The publicly viewable version of the Beta drafting platform, which was launched in May 2012, looks like this:

With no change histories displaying in the public version of the Beta it is difficult for stakeholders to track proposed hierarchical changes to existing categories, changes to the names of parent classes or child categories, proposed introduction of new category terms (and the rationales for these) or proposed retirement of ICD-10 categories.

In the absence of rationales, it cannot be determined whether the disappearance of a category or group of categories is due to error or oversight by Advisory Group Managing Editors or others with editor level access, a temporary absence while a specific chapter section is being reorganized or whether these no longer displaying categories are intended to be subsumed under existing or new categories.

For example, a number of ICD-10 F45 and F48 Somatoform Disorder categories were removed from the Beta draft in early July with no explanation of intention.

Whilst ICD Revision invites interaction with the drafting process, the lack of clear intent on the part of Advisory Group editors and lack of response to requests for clarifications hinder submission of meaningful stakeholder comment and productive interaction with the process.


When viewing the Beta draft, be mindful of the Caveats published by ICD Revision; the draft is in a state of flux.

The ICD-11 Beta drafting process is a work in progress over the next two to three years. The Beta draft is updated on a daily basis to reflect the work being carried out on the iCAT platform. Parent terms, category terms and sorting codes assigned to categories are subject to change as chapter reorganization progresses.

The Beta draft can be accessed here:

Beta draft Foundation Component (FC) view:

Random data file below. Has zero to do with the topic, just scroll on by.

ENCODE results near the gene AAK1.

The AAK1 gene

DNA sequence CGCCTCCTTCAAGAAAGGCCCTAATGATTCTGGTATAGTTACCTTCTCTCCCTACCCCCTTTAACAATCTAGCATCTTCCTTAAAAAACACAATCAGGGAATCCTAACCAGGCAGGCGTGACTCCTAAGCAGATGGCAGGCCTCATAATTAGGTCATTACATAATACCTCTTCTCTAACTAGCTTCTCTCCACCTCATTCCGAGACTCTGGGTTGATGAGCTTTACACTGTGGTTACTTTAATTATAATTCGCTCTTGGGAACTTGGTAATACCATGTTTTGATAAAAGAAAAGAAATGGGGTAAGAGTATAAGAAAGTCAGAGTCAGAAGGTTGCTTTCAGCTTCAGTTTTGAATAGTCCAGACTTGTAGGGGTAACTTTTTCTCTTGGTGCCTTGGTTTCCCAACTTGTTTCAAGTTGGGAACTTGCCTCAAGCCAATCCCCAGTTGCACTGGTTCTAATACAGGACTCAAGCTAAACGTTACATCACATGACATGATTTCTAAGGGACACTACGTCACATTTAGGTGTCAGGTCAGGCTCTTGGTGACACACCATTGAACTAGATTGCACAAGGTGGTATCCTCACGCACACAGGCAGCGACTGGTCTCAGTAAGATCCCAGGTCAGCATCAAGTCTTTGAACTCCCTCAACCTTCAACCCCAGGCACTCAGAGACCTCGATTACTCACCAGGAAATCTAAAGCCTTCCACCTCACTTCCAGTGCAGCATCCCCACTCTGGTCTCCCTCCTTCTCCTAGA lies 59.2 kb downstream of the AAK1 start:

Beta draft Linearization Morbity (LM) view:

For definitions of Synonyms, Inclusions, Exclusions and ICD-11 terminology see the iCAT Glossary.


Who are the stakeholders in ICD?

government service providers
policy makers and policy implementation agencies
health care professionals and practitioners
physician groups, especially primary care physicians
researchers and clinician academics
lay health care workers (who deliver most of the primary and mental health care in some developing countries)
social workers
patients (aka service users/consumers of health services), their families and carers
advocacy and disability rights organizations
health information managers and coders
health information technology workers

On its Facebook page, in June, ICD Revision put out a specific call for professionals with backgrounds in the following fields:

Do you have a background in any of the following areas?

Health information management (coding, medical records)
Environmental and occupational health and hygiene
Physiotherapy or Physical therapy
Social Sciences
Social work and counseling
Health Policy
Traditional and complementary medicine

WHO is asking experts from all over the world to sign up today to participate in the ICD revision. 


How can stakeholders participate in the Beta process?

The public version of the Beta platform can be viewed without registration.

Professional stakeholders and others who register an interest are able to interact with the drafting process and have access to additional content.

Interested stakeholders can register here

Registered stakeholders are permitted to:

• Add comments on and read other stakeholder comments on concepts; title terms; synonyms; inclusion terms, exclusions and other Content Model parameter terms;
• Comment on whether a category is in the right place;